Altars filled with marigolds, elaborate costumes, faces made up to be brilliant skulls, and flowers tucked into lapels and hairdos. This is the imagery that likely comes to mind when most of us think of El Día de Muertos, a Mexican celebration to honor loved ones that have passed.
The origin of these traditions are a festive mix of Catholic rituals brought by the Spaniards, and Day of the Dead rites of the indigenous people of Mexico.
For the Purepechas, in the state now known as Michoacán, this is one of the most important religious events of the year.. The Purepechas call this ritual Animeecheri kúinchekua, a celebration of the souls in purgatory (meaning “another life” in this context) and it is the opportunity to see these souls again, a mix of the people between this world and the next. For the Purepechas, when someone dies they bury their body but their soul keeps on living and it is reunited with those who passed before them.
At the heart of this special day is the celebration of those who have passed, instead of a mourning.
Similar to how we celebrate the holidays in the US, some people start decorating months before, others just a few days before. There may be a small altar at home, or, if folks are in the town of the cemetery where their loved ones were laid to rest, then the celebration happens there. Somewhere around October 31st and November 2nd, friends and family members gather everything that a person loved - food, drinks, sports memorabilia, whatever their passions were in their time on earth - and of course a photo. The altar building typically starts around noon on the 31st, and it’s a party! Townspeople share different memories, a lot of people use it as borrachera and drink Tequila(!!), and join in the community of hundreds of others, waiting for the spirits of loved ones to come for their annual visit.
Here in Mexico, when people die, they don’t go away, their presence and love keeps on living with us. We are able to remember them by different objects that belonged to them.
Thanks to the rituals around it to help people process, death becomes more peaceful. Instead of death being ugly, we think of it as just a part of life. And that is exactly what El Día de Muertos is about. We’re sending love to you and those you’ve lost today from our team at Sip Tequila.
One of the best known components of El Dia de Muertos that has spread globally, is the elaborate Catrina makeup painted on peoples faces. This tradition has an interesting origin in that it all started with a zinc etching done in 1873 by José Guadalupe Posada, originally called "La Calavera Garbancera". The etching was a criticism of a popular movement of indigenous people newly enchanted with European ideals, that were abandoning their own heritage for those arriving from another continent. This was not unique to Mexico, but an unfortunate outcome of colonization happening worldwide.
And as many things do over time, this criticism, illustrated through art has evolved and now been embraced as part of the celebration. Rather than hiding ones roots, this practice is part of the spirit of El Dia de Muertos: celebrating those who’ve come before us.
Another tradition started by Posada are small poems or stories called Calaveritas literarias. He began writing them at the same time of the zinc etching as little tid bits making fun of both the living and dead, pointing out our true humanity.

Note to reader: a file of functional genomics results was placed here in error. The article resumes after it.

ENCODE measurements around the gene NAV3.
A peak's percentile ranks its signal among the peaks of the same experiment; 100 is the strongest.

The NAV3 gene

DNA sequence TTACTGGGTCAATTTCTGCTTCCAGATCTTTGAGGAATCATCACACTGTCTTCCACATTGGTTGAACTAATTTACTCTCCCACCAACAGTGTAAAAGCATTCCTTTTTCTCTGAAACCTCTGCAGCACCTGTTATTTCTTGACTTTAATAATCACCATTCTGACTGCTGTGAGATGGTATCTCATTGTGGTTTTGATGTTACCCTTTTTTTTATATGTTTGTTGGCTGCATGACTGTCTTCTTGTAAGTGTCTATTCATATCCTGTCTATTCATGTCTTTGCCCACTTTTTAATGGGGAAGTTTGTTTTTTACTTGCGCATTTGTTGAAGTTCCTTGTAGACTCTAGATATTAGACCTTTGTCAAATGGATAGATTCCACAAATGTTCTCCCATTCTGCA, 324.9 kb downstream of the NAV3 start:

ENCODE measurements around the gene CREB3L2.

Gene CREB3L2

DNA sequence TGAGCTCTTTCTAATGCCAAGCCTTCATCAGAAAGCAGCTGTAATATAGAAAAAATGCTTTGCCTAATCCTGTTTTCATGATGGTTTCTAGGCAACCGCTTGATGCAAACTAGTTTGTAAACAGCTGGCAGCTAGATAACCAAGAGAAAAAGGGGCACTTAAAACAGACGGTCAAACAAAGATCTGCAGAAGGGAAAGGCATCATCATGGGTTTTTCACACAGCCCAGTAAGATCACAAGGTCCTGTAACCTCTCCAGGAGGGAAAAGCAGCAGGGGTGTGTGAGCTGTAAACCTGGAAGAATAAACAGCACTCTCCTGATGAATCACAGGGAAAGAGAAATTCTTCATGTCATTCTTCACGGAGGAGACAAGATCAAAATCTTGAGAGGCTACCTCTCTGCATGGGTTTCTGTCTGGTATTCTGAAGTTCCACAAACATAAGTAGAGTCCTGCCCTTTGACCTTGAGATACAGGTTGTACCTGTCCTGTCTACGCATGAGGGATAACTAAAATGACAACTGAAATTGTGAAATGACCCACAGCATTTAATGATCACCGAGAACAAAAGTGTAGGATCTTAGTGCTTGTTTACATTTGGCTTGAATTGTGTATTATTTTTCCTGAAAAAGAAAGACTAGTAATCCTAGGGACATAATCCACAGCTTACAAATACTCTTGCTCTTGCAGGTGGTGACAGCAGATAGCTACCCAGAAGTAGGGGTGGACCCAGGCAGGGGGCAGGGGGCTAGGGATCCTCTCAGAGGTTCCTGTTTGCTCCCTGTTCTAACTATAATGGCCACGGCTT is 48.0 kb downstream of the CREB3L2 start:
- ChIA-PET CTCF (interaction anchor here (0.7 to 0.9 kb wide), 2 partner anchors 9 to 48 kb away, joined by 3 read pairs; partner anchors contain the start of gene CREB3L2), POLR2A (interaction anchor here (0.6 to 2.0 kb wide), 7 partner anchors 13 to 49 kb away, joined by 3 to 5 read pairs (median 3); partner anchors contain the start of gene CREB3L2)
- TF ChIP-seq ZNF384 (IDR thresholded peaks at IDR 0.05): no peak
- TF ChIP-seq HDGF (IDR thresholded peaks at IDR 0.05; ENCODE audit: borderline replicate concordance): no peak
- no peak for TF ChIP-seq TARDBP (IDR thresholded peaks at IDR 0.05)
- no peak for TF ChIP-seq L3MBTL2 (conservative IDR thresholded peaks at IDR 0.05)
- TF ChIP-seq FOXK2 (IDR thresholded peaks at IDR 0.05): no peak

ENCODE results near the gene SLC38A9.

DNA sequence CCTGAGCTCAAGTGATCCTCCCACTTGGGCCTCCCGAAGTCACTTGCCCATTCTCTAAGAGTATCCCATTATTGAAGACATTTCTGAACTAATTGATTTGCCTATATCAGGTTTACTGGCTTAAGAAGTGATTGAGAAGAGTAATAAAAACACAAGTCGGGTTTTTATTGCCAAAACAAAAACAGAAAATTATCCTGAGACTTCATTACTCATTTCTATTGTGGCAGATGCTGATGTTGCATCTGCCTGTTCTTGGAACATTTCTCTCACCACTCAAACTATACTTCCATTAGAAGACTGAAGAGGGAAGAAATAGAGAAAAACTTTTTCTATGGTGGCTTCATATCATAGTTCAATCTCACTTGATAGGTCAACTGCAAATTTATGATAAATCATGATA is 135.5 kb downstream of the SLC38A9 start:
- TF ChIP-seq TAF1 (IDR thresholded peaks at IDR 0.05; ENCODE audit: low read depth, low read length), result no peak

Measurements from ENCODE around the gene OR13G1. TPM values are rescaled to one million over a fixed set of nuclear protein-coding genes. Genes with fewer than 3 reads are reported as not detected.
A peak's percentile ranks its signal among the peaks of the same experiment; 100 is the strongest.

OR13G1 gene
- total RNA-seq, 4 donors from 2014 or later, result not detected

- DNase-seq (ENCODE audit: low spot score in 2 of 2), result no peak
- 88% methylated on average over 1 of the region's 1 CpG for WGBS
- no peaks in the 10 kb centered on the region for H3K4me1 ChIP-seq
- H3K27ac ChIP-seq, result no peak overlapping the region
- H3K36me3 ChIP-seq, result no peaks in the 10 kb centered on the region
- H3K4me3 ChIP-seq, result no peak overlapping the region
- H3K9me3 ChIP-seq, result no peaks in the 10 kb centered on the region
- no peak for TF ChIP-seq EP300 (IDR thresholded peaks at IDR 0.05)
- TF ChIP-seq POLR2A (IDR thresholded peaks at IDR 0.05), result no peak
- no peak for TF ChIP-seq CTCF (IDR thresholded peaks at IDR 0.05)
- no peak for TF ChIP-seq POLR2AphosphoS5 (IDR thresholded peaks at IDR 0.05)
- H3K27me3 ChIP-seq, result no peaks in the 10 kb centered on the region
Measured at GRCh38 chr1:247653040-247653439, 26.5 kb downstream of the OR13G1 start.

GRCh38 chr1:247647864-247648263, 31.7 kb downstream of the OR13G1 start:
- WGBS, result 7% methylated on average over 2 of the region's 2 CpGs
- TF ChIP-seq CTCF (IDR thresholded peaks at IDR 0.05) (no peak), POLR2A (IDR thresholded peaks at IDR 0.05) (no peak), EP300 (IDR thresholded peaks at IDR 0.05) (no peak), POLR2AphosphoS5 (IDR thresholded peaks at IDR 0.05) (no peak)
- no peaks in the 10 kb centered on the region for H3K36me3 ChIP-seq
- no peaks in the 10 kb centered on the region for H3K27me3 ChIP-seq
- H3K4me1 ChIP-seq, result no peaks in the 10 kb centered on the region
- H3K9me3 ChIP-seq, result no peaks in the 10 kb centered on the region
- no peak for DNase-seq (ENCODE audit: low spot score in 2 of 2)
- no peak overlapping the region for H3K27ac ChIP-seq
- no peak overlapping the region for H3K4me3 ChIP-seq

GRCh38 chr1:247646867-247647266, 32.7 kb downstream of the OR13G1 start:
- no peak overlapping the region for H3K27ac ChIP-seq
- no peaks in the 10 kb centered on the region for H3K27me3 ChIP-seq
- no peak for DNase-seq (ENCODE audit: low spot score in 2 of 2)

From Ale on our team:
In Michoacán it is very common for grandparents or the elders in the communities to write a Calaverita literaria, to their family members. These consist of writing a small personalized literary paragraph about a person as if they had already passed. (the way of writing it has to be somewhat elegant, we use rhymes and an older vocabulary e.i. We would use the word “panteón” instead of “cementerio”).
For me, when my grandfather used to do it, he would note my most defining characteristics that people would and will remember about me when I pass to the underworld. It all comes back to celebrating life instead of death, and we start practicing noticing the good parts since before we pass. He used to write one for each member of the family.
(Thank you to @me.dicen.lilo at @lacortemexico salon in Colonia Americana, Guadalajara for creating this beautiful catrina and to @delao_gdl for serving diverse and amazing agave spirits and letting us in for a photo shoot!!)
Altars are one of the most important components for of the El Dia de Muertos celebration. Not only help us remember those who have passed, but it is a way to unite families as well.
There are several things that make up an altar. A very traditional altar is composed of different levels because, in the prehispanic times, the belief was that those these levels, or steps, led to the underworld; hell, purgatory and glory.
Fruit is placed in the bottom level of the altar, in the middle the favorite meals of the deceased, and in the upper level, religious symbols, portraits and drinks (tequila of course).
Usually in an altar, you’ll find a broad mixture of colors and aromas. This is accomplished with yellow and purple Cempasuchil (marigolds) which with their very particular scent, any Mexican could pinpoint right to the celebration of El Día de Muertos.
Here are a few items you’ll usually find on and altar, and what they represent.
Papel picado: the joy of El Día de Muertos
Portrait: to whom the altar is dedicated to
Flowers: The guide for spirits to this world
Salt: So the soul doesn’t corrupt on the way
Ashes cross: To purify the spirit from it’s unresolved guilt
Candles: As a guide for the spirits
Water: it symbolizes the purity of the souls.
Food: to please the spirits for their arrival
Pan de muerto: for the soul in the purgatory to eat and to coat it with its smell
Fruit and flower arch: to represent the door to the underworld